Science and magic aren’t necessarily polar opposites. Arthur C. Clarke wrote that “any sufficiently advanced technology is indistinguishable from magic” — which, incidentally, is exactly the kind of thing that a science fiction writer would write.
Meanwhile, magic in Ursula K. Le Guin’s World of Earthsea books was definitely not random or completely unknowable. “The world is in balance, in Equilibrium,” she writes. “A wizard’s power of Changing and of Summoning can shake the balance of the world.”
No, magic and science are more two sides of the same coin — the coin being the acknowledgement of how little we humans truly know about the universe around us, and our desire to understand and, yes, control our surroundings.
Whether you’re Team Fantasy or Team Science might depend on how you view the universe — the degree to which you think things are knowable, and the risks you’re willing to accept in pursuing that knowledge.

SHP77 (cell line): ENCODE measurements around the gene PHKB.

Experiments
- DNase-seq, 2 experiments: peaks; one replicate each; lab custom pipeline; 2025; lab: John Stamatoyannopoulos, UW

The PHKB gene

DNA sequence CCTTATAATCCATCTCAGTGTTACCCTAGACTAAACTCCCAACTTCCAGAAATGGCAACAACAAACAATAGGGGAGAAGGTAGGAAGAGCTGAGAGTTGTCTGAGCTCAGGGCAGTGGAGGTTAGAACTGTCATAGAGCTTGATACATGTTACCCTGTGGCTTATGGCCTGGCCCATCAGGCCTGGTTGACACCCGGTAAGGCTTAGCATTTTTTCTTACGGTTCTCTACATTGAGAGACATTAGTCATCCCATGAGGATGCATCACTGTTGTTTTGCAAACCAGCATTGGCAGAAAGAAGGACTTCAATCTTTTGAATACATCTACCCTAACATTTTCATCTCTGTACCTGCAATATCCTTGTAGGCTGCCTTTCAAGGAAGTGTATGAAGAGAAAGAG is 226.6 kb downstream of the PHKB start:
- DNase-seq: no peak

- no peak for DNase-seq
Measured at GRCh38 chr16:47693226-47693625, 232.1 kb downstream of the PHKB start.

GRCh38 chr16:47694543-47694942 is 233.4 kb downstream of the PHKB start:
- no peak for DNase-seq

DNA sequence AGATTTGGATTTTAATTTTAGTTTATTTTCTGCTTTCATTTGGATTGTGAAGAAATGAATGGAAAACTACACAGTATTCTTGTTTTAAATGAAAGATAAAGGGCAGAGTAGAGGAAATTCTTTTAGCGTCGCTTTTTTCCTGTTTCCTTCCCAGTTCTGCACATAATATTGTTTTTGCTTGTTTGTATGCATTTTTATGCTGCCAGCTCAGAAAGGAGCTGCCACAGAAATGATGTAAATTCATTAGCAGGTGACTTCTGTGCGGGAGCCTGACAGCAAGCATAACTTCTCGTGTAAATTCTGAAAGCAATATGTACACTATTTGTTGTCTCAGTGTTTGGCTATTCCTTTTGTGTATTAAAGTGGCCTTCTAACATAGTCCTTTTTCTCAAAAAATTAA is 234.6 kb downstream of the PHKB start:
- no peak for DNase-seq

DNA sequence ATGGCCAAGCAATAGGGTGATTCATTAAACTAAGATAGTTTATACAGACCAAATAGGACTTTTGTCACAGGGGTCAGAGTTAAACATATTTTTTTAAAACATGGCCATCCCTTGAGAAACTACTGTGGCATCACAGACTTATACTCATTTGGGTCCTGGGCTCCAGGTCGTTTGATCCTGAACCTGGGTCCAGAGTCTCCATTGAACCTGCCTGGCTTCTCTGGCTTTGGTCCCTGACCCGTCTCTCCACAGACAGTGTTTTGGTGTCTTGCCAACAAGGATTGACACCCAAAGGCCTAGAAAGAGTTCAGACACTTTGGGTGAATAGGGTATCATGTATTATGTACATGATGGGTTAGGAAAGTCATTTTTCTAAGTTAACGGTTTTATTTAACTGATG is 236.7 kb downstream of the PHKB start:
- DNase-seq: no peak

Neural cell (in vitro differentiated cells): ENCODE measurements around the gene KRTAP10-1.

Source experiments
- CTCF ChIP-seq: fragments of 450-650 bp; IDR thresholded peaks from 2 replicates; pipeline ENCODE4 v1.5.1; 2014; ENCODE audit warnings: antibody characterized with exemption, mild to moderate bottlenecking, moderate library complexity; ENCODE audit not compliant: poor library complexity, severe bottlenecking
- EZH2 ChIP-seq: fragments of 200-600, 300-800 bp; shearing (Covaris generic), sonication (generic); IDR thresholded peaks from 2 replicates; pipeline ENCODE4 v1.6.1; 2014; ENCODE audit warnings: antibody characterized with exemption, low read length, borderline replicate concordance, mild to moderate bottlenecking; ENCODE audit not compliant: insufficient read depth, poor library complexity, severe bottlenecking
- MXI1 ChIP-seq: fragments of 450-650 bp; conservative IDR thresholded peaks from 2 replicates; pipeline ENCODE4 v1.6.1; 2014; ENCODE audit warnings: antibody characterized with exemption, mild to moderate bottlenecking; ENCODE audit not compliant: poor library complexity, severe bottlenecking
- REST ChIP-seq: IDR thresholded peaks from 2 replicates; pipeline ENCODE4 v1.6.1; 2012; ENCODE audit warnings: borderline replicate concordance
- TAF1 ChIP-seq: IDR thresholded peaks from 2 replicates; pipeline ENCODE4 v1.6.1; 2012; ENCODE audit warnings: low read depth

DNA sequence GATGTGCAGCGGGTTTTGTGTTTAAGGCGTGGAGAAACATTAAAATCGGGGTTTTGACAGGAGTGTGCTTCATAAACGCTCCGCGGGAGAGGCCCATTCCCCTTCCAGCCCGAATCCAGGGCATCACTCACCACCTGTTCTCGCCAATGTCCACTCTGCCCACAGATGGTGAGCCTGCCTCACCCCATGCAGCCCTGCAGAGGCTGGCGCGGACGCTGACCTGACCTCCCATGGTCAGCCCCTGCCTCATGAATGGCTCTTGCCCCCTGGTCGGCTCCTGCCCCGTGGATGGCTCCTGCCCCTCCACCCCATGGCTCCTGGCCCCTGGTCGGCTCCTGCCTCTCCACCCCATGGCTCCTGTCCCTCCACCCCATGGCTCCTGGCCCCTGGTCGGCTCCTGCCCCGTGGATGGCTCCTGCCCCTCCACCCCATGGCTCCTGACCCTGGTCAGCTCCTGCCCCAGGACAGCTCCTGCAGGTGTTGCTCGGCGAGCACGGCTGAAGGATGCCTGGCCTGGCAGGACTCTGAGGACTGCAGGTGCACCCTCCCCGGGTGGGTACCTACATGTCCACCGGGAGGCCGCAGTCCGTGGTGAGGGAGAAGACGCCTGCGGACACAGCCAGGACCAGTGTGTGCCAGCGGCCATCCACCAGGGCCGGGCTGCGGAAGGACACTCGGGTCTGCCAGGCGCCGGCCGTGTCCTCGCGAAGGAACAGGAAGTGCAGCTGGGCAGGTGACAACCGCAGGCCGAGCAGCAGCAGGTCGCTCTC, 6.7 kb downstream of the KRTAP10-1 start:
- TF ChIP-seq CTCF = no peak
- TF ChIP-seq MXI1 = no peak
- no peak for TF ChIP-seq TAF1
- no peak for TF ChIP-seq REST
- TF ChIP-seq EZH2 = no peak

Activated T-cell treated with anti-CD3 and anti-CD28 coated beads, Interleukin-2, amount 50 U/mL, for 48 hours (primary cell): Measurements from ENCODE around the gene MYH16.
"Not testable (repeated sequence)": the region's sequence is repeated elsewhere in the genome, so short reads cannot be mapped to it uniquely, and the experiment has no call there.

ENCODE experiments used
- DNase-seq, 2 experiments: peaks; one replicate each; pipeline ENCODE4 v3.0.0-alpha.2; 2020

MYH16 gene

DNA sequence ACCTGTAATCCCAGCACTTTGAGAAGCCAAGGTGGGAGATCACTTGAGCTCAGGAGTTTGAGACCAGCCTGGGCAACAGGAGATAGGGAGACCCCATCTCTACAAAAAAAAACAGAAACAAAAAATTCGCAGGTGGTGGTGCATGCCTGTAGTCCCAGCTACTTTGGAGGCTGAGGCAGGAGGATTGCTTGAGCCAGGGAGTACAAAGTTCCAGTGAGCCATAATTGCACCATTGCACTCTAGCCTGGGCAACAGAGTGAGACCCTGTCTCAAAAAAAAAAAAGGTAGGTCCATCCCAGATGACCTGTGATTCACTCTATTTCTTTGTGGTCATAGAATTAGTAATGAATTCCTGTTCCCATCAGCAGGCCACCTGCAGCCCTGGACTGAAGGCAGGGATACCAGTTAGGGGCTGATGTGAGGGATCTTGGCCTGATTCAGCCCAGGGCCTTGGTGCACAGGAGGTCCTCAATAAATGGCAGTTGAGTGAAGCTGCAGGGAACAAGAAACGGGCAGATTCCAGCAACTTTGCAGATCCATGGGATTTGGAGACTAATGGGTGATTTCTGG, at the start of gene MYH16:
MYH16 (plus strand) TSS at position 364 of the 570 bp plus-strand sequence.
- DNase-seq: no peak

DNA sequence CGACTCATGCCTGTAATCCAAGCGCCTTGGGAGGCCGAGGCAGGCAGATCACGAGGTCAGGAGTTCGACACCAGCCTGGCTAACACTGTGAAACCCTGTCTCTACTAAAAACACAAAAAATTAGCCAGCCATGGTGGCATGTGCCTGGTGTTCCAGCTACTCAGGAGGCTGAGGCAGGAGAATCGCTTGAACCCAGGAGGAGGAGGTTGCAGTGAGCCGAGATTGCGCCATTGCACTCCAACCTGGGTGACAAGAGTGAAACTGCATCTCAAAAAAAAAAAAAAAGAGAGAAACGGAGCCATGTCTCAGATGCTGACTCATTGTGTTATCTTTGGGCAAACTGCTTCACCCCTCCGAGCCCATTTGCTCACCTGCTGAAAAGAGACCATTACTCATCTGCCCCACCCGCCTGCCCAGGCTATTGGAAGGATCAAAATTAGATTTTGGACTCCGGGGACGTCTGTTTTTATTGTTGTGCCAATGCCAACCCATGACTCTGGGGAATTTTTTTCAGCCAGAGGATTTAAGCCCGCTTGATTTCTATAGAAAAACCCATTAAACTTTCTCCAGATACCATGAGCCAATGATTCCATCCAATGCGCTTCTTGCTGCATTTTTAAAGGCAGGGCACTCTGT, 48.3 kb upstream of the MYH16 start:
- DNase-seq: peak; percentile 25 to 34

Fantasy says, “Don’t eat the food of the fae!” And, “Don’t leave the Mirkwood trail!”
Meanwhile, science fiction says, “Space! The final frontier.” And, “Stuff your eyes with wonder.”
So in that sense, maybe science fiction really is a bit more optimistic than fantasy.
A Song of Ice and Fire — the series of books that became the TV series Game of Thrones — is a fantasy project that definitely leans into the risk and danger of magic.
“Fantasy needs magic in it, but I try to control the magic very strictly,” Martin says. “I try to keep the magic magical — something mysterious and dark and dangerous, and something never completely understood.”
Which isn’t to say science fiction doesn’t also sometimes see great danger in asking questions about the universe. Mary Shelley’s Frankenstein is considered the world’s first science fiction novel — the first story where fantastic events are driven entirely by scientific, not supernatural, means.
And since its publication, we’ve seen approximately nine hundred zillion cautionary tales about the great dangers in scientists crossing certain formerly forbidden boundaries.
If anything, exuberant, embrace-the-possibilities science fiction, like Star Trek or the works of Jules Verne, Arthur C. Clarke, and Andy Weir, might even be the minority of the genre.
As for fantasy, it doesn’t exactly encourage caution. Abe doesn’t hesitate to go find Miss Peregrine's Home for Peculiar Children, and Harry happily heads off to Hogwarts.